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Weekly Market Update (March 10, 2024)


All eyes are on the US job market this week. The unemployment data increased the likelihood of the Goldilocks outcomes. It is a relief for the markets as they were worried that the aggregate demand would be too hot to justify the rate cuts.

Gold: Gold hit a record high this week. Technical factors drove part of the recent rally as the price crossed multiple resistance levels. A near-term pullback is possible while there are several factors supporting the long-term uptrend, including the favorable rate cut trajectory, buying force from central banks and the increasing geopolitical risk.

Japan: Markets are expecting Japan to move away from the negative interest rate policy in April. The pace of the rate hike is more of a concern than the timing of the rate hike. It is expected that the hiking cycle will be gradual, especially when the economic outlook is uncertain.

US Election: Trump extended his lead in the Republican nominating contest, setting up a rematch with Biden. While there could be important implications of the US election to investors, it is not straightforward to choose investment and predict market outcomes based on election results.





S&P 500















*Data as of market close. 5-day change ending on Friday.



Goldman Sachs: S&P500 stock correlation is dropping, reflecting a micro-driven stock market. Recently, S&P500 returns are mainly driven by micro factors instead of macro factors like sector and market beta. Stock picking becomes more important.

Morgan Stanley: Usually the cost of debt is lower than the cost of equity, but this is not the case in the current market. The spread between equity and debt is inverted, making share repurchasing less accretive.

Fixed Income

Goldman Sachs: Although the delayed easing cycle has little impact on spreads, it has slowed down the pace of dispersion in the high-yield bonds. We remain overweight on CCCs grade bonds, as we expect the excess spread will narrow down and push the dispersion lower.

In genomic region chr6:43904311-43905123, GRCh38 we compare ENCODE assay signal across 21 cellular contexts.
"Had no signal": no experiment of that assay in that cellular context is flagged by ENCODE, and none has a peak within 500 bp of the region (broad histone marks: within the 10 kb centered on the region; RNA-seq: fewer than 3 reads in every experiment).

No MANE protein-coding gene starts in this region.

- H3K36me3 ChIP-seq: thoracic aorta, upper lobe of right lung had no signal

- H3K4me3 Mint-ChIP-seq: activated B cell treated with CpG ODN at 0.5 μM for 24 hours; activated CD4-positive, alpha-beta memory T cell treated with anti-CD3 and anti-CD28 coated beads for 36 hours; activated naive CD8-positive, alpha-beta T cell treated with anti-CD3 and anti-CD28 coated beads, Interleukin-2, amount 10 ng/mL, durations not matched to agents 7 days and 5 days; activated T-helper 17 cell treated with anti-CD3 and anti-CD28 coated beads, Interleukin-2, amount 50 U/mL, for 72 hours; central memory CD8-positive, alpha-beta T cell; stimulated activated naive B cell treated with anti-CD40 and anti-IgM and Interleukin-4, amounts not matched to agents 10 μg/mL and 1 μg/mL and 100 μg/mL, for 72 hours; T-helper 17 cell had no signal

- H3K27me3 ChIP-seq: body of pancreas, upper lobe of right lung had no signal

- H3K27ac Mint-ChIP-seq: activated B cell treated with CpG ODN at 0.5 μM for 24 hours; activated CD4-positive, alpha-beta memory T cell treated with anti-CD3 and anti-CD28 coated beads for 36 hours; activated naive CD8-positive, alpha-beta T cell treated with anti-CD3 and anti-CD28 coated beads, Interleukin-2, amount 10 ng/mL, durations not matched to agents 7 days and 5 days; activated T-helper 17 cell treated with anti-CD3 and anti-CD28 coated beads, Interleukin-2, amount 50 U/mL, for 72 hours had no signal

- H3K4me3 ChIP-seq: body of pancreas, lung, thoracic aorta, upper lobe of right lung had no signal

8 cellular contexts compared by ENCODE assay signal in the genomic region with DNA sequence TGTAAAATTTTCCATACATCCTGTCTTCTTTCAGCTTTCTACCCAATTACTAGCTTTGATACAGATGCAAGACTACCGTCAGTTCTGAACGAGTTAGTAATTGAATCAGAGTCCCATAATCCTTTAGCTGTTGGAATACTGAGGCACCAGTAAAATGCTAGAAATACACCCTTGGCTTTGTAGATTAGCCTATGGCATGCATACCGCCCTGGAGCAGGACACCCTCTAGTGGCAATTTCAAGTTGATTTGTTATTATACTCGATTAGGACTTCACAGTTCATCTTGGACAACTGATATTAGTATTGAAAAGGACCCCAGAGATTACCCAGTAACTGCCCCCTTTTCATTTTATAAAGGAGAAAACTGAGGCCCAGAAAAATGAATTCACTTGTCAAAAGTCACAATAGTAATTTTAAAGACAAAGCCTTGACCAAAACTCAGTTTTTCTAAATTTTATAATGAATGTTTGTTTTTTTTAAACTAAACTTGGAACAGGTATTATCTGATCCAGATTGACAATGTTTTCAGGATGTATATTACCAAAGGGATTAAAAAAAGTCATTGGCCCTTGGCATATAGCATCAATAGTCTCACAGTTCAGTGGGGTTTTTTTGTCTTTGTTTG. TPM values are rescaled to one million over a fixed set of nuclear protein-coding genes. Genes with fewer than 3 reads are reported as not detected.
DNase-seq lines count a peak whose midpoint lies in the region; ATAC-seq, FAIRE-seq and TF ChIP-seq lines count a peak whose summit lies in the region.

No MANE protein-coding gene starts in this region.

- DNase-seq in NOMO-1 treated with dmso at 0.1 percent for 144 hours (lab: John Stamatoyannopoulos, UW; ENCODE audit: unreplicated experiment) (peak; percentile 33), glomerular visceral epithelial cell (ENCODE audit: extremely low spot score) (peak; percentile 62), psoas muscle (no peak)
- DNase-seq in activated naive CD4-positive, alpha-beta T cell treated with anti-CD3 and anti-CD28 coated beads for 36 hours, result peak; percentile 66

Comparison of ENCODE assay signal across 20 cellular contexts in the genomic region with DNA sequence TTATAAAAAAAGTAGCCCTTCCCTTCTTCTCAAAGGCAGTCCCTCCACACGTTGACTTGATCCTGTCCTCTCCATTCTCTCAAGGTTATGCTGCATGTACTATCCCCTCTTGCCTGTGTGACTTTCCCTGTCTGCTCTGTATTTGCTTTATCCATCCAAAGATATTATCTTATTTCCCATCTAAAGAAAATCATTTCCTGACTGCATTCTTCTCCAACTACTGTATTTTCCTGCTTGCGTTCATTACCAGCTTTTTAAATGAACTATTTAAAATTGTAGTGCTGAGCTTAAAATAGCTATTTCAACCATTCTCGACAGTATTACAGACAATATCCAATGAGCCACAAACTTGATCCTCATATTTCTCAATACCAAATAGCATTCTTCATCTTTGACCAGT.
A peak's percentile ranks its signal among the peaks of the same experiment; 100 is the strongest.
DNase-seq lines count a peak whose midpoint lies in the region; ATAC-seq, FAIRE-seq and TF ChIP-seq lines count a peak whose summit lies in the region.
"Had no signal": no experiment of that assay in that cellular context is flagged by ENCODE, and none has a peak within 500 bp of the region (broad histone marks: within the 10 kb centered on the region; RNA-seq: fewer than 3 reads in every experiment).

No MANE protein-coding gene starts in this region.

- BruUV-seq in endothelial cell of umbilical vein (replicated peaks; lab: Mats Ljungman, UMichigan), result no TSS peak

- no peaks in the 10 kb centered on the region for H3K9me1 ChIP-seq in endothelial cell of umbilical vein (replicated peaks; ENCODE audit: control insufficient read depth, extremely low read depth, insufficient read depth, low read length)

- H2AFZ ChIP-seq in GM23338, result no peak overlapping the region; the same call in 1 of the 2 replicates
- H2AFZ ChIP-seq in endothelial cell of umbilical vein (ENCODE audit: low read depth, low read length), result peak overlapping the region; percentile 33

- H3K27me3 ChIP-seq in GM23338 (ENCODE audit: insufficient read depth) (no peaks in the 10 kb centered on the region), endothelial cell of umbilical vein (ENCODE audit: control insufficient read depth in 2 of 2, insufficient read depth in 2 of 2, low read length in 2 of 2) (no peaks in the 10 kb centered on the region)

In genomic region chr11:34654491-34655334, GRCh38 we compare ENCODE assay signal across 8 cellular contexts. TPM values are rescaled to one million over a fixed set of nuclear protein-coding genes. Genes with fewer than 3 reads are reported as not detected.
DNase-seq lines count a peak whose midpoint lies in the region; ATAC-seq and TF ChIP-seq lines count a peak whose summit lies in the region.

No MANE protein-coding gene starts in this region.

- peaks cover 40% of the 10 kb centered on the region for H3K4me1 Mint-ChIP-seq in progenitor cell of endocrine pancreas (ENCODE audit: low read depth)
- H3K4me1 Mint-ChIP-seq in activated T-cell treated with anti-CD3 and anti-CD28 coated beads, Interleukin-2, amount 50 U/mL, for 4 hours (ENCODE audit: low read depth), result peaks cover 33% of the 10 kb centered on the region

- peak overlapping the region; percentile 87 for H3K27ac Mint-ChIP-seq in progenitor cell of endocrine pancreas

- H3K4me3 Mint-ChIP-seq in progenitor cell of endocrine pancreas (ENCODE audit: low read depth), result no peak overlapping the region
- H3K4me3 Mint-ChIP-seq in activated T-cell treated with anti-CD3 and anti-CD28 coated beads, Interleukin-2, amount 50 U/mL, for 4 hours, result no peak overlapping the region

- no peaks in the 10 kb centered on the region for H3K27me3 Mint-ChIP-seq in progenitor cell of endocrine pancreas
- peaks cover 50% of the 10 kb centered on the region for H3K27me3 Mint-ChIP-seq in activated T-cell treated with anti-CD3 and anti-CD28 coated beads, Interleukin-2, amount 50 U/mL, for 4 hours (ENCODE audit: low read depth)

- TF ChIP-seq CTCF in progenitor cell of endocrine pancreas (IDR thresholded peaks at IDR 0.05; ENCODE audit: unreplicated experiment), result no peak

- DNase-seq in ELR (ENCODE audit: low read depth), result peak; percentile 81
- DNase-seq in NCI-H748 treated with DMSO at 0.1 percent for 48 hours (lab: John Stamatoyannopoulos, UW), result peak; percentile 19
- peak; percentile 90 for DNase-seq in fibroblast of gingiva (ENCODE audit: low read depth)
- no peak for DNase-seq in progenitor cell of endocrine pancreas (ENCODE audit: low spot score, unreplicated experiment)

Standard Chartered: US treasury yield dropped this week, mainly driven by the weak economic activity data. It could go down further if the economic data coming next week is disappointing. Inflation, retail sales and producer price index are the main highlights to keep an eye on.


UBS: Investors are suggested to not overreact to the implications of the election outcome. Although regulatory and fiscal policy can affect specific asset classes in the short-term, we believe the longer-term portfolio management decisions should be apolitical.

Standard Chartered: Whether the US economy can achieve the soft landing would affect the election and the impact on markets. Historically, presidents are usually re-elected if a recession is avoided, meaning Biden has a higher chance of winning if there is a soft landing.



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This newsletter is meant for informational purposes only and is not investment advice. Always consult a licensed investment professional before making important investment decisions. Advertising and sponsorship do not influence editorial content or decisions. Market Hedwig is not responsible for the promises made or the quality or reliability of the products or services offered in any advertisement.


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